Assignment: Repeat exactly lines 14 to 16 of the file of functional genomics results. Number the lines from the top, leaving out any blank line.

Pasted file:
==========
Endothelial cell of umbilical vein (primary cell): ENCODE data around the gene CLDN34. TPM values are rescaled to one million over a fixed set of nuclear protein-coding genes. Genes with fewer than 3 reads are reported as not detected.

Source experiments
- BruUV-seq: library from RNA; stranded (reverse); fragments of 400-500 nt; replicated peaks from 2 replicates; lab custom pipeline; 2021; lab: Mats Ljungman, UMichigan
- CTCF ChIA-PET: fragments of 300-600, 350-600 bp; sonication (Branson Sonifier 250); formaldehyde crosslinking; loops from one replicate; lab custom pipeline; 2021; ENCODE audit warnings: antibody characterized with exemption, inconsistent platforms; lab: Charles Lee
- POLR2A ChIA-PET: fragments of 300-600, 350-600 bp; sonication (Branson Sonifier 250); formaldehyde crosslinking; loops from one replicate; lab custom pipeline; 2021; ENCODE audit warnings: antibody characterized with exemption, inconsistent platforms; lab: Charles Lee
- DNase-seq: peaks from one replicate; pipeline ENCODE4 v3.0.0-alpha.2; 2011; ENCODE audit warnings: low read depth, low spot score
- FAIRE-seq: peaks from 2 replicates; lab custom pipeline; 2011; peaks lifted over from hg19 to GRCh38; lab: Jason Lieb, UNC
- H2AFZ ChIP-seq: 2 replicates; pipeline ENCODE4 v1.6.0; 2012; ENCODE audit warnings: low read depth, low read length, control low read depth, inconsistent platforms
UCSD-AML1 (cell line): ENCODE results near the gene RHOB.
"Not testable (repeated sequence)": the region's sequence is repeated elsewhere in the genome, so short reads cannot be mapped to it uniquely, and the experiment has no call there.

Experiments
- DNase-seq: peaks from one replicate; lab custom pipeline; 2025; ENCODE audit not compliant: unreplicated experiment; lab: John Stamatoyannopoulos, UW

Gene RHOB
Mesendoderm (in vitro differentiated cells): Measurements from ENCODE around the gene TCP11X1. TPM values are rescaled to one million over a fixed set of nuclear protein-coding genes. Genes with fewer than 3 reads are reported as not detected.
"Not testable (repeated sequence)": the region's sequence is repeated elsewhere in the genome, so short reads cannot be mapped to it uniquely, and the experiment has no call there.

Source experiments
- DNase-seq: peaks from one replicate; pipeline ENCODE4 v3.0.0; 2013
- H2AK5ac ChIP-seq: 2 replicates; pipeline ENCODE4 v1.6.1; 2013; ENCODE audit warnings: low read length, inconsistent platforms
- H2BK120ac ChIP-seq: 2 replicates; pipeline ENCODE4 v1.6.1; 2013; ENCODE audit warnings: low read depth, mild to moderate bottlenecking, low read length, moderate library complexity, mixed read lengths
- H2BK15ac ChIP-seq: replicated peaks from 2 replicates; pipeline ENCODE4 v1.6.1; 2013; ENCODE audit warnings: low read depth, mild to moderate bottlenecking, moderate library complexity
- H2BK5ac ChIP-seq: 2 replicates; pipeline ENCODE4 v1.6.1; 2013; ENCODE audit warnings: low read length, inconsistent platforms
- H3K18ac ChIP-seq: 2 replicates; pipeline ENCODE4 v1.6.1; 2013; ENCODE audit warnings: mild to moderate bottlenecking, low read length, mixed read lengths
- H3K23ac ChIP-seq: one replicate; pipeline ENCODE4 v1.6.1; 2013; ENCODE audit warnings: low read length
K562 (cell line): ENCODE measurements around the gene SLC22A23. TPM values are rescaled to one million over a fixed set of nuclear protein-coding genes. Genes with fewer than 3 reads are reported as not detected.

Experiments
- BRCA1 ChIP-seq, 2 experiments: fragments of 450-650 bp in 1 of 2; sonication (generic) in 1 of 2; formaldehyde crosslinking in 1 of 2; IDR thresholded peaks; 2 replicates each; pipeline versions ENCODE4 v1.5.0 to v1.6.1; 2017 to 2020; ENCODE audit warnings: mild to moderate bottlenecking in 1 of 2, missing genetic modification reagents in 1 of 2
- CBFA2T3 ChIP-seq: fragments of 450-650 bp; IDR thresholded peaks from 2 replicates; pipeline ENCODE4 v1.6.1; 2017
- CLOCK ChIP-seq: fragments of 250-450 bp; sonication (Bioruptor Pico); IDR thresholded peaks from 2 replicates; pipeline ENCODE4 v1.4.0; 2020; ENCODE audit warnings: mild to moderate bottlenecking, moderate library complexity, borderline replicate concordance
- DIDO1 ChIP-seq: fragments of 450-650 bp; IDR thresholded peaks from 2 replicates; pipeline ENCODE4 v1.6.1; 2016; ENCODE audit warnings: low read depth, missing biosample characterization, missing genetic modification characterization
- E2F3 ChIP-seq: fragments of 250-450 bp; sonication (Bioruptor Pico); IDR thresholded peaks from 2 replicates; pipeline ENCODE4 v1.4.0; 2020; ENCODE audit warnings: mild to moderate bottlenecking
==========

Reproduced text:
Mesendoderm (in vitro differentiated cells): Measurements from ENCODE around the gene TCP11X1. TPM values are rescaled to one million over a fixed set of nuclear protein-coding genes. Genes with fewer than 3 reads are reported as not detected.
"Not testable (repeated sequence)": the region's sequence is repeated elsewhere in the genome, so short reads cannot be mapped to it uniquely, and the experiment has no call there.

Source experiments